When to use this metric

The short, easy format of NPS surveys using this metric, means they can be easily distributed via a variety of survey channels, to meet a wide range of customer scenarios, such as.

  • Following a customer purchase or product trial
  • After a client contacts your support team
  • Following a specific user interaction on your website
  • Whenever you’re looking to measure how well a relationship with a client is progressing
  • A few weeks before a long-term subscription expires

The Pros and Cons of each metric

Having outlined each metric, which are also key metrics for customer satisfaction, we’ll now explore the advantages and disadvantages of each, so you’re better informed when it comes to using them.



Usually generates high response rates

The short, intuitive and simple nature of CSAT surveys, means more people are likely to respond to it.

Flexible and engaging

From numeric scales and stars to emojis and more. With lots of flexibility over the rating scales you’re able to use depending on the context of what you’re trying to measure, you can really engage your audience.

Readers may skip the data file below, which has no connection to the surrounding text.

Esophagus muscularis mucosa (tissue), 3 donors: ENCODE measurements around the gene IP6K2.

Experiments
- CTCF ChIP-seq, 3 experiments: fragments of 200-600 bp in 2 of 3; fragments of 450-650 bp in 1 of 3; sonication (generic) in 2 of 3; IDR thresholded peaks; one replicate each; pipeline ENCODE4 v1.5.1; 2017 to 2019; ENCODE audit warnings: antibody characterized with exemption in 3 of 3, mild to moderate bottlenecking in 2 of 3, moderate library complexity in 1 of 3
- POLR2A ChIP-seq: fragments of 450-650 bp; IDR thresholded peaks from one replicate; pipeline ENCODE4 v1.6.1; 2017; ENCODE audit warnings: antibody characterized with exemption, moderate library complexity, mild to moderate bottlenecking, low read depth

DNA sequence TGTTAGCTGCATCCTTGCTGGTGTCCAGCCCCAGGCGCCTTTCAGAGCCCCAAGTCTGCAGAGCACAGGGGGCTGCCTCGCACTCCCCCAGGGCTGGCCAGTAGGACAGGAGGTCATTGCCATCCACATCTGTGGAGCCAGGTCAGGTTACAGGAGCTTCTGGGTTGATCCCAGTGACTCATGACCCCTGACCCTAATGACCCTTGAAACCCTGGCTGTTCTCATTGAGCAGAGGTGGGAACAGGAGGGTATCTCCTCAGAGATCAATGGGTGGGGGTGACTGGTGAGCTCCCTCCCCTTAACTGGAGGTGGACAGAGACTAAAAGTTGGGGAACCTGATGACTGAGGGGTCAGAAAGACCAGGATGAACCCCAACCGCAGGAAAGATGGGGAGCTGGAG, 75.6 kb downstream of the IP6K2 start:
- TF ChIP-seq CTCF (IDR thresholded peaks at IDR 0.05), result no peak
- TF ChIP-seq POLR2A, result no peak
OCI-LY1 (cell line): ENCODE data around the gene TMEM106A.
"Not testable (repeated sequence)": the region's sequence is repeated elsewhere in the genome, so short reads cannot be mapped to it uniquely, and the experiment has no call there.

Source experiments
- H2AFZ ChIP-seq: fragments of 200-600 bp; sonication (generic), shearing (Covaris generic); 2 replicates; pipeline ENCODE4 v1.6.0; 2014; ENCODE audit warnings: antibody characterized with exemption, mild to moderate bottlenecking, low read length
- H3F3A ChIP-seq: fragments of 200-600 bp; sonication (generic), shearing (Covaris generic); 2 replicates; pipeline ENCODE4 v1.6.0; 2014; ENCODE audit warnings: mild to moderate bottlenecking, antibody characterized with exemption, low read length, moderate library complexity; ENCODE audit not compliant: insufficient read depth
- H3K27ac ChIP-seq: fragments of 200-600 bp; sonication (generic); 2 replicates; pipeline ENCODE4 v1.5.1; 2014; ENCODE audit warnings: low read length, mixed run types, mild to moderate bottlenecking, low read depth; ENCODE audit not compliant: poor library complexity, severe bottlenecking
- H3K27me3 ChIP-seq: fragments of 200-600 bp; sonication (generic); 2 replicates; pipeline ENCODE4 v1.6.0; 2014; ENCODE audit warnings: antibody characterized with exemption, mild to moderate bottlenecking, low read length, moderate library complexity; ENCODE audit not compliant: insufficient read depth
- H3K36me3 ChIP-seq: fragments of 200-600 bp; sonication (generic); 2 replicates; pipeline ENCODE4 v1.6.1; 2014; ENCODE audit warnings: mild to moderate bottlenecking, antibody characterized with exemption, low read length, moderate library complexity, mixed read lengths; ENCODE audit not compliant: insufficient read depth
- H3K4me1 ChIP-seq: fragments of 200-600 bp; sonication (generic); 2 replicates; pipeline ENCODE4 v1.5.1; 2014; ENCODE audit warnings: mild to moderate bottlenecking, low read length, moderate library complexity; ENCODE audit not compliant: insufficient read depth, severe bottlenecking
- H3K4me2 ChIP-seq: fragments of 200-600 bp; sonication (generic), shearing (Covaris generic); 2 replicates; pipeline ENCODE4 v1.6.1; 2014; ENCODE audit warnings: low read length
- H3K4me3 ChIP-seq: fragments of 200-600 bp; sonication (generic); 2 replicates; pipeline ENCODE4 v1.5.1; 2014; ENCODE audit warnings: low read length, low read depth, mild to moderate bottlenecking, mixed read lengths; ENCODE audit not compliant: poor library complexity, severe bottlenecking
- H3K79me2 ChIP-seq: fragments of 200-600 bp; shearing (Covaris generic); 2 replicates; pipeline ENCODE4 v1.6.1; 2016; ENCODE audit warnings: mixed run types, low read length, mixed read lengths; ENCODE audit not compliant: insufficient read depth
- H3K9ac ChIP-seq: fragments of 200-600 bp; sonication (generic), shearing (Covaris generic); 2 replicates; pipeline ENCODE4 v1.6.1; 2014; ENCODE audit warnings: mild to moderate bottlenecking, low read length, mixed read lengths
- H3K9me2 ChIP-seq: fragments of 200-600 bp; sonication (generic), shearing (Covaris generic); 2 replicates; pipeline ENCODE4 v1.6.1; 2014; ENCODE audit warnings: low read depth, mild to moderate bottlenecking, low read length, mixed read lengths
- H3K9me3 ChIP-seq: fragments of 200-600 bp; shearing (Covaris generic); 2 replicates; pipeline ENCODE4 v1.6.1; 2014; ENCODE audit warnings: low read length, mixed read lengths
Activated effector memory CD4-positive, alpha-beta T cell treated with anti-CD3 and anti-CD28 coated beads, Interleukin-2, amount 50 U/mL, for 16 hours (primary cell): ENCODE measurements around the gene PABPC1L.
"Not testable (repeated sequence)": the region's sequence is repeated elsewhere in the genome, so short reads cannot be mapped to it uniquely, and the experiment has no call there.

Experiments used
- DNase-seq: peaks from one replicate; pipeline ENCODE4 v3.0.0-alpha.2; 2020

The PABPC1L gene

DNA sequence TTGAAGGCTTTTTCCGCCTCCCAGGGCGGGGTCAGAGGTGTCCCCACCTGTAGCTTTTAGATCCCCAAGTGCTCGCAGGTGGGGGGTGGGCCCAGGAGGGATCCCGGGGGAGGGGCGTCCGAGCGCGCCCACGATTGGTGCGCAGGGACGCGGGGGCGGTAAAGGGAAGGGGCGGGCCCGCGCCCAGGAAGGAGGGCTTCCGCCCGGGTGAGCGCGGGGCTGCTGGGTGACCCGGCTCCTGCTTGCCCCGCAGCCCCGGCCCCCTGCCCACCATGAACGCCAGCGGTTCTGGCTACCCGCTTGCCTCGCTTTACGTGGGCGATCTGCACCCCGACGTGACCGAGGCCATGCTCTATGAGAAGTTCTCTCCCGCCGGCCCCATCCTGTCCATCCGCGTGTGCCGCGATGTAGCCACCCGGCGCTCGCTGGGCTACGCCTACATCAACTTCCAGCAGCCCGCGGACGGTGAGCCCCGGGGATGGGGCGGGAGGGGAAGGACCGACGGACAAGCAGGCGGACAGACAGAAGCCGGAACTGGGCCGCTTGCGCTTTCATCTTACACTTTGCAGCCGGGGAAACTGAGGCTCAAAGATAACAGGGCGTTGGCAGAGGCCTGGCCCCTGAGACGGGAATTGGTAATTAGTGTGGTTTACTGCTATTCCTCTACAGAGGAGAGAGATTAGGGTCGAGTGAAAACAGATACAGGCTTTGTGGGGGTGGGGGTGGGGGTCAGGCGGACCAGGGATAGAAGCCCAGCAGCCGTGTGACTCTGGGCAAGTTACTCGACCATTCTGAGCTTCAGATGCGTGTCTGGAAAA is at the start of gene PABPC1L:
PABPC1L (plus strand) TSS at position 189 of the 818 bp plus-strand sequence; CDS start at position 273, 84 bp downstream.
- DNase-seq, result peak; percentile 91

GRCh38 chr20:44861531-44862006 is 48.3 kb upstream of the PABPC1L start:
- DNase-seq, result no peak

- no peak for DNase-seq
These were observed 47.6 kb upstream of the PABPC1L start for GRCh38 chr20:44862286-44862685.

Suitable for any customer interaction

Given the short, simple nature of this metric and survey type, it can provide a valuable insight for any customer interaction in a customer’s journey with you.


It only reflects short term sentiment

One of the biggest problems with CSAT, is that when it’s measured, it’s only really providing a snapshot of how customers are feeling on that day.

It can be subjective

The metric can be open to cultural bias. For example, people in more individualistic countries such as the US, Australia, UK and Germany, are more likely to choose ratings at the extreme end of each scale than those in more collective societies such as those in countries like China, Korea and Japan.

Your CSAT score could be skewed